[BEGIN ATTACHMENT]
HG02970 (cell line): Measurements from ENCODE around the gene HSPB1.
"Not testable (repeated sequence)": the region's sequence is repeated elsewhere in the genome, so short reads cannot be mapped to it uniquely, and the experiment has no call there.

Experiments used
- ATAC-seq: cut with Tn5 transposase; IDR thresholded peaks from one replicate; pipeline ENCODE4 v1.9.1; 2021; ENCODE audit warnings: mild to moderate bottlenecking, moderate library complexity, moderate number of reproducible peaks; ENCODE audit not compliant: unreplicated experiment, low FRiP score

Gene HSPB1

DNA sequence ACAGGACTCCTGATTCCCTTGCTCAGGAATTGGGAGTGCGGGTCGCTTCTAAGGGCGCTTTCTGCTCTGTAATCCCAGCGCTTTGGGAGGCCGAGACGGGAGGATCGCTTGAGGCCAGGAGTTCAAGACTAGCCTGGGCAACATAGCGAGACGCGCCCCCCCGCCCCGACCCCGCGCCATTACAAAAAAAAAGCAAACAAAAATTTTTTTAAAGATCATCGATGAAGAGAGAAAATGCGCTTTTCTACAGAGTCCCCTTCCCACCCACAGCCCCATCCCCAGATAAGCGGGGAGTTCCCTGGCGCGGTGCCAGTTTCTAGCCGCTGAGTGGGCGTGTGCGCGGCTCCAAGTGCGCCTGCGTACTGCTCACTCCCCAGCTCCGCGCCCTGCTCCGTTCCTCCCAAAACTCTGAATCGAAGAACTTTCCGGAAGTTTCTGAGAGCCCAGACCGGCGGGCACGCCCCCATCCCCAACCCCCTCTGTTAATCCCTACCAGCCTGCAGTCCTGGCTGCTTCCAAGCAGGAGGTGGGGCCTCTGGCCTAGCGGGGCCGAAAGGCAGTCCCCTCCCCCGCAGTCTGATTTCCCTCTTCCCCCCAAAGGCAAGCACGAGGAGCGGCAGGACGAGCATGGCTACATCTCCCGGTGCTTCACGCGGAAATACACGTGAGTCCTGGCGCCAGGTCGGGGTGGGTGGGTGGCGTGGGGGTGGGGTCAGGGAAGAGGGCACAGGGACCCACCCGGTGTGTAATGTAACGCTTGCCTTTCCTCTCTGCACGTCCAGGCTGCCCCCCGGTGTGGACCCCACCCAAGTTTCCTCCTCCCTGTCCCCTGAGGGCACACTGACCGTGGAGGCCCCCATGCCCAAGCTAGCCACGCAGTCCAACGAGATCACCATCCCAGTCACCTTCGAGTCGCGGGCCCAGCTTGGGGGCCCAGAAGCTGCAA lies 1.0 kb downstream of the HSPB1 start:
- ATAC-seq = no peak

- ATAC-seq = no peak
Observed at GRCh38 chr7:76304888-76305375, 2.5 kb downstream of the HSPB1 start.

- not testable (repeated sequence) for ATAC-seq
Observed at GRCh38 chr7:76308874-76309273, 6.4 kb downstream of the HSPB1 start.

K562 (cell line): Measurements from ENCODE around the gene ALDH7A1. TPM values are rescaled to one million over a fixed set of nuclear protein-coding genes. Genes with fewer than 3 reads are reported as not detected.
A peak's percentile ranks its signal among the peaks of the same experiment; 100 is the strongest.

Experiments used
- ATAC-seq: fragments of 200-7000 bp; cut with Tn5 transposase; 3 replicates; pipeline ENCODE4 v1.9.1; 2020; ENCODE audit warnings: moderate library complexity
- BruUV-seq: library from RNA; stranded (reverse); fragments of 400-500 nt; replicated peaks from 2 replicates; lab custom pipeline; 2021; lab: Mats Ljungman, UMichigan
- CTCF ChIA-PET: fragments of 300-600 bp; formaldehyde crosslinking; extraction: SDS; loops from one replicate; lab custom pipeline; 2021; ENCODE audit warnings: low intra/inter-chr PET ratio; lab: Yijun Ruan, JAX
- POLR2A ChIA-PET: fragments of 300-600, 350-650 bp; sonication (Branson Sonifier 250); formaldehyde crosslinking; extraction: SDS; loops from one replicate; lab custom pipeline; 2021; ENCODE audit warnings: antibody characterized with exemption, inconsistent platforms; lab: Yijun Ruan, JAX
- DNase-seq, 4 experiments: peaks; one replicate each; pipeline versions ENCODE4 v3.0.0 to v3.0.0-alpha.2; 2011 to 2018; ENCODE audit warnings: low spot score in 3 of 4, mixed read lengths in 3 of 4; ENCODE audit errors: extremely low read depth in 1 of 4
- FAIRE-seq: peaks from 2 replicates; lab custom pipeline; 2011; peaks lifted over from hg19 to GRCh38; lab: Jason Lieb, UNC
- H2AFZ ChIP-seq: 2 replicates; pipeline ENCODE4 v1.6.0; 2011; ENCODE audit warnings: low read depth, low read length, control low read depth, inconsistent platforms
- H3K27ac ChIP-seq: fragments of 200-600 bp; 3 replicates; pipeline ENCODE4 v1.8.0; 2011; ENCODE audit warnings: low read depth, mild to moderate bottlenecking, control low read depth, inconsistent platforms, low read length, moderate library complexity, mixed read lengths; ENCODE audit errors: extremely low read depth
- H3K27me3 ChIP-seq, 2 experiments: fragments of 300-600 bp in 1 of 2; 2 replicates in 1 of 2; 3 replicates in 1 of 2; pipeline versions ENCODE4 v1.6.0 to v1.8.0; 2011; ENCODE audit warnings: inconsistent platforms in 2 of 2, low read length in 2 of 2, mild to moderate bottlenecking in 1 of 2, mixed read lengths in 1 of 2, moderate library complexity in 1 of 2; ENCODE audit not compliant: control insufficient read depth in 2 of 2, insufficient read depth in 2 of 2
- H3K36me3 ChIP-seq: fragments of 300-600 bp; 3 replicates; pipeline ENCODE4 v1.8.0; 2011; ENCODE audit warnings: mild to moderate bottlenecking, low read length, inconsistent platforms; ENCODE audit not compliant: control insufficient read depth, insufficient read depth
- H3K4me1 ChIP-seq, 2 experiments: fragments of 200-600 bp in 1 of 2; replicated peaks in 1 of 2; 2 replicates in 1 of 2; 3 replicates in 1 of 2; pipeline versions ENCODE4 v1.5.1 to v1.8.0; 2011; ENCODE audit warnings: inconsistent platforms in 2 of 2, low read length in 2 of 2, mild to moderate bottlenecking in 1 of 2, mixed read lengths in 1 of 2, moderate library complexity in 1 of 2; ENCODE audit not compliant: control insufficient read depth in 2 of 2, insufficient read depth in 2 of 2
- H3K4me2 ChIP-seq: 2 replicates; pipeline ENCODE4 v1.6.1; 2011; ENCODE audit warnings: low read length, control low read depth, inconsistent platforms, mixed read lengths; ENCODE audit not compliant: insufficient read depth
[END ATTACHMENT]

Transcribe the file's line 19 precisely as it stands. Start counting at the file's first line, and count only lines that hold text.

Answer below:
- DNase-seq, 4 experiments: peaks; one replicate each; pipeline versions ENCODE4 v3.0.0 to v3.0.0-alpha.2; 2011 to 2018; ENCODE audit warnings: low spot score in 3 of 4, mixed read lengths in 3 of 4; ENCODE audit errors: extremely low read depth in 1 of 4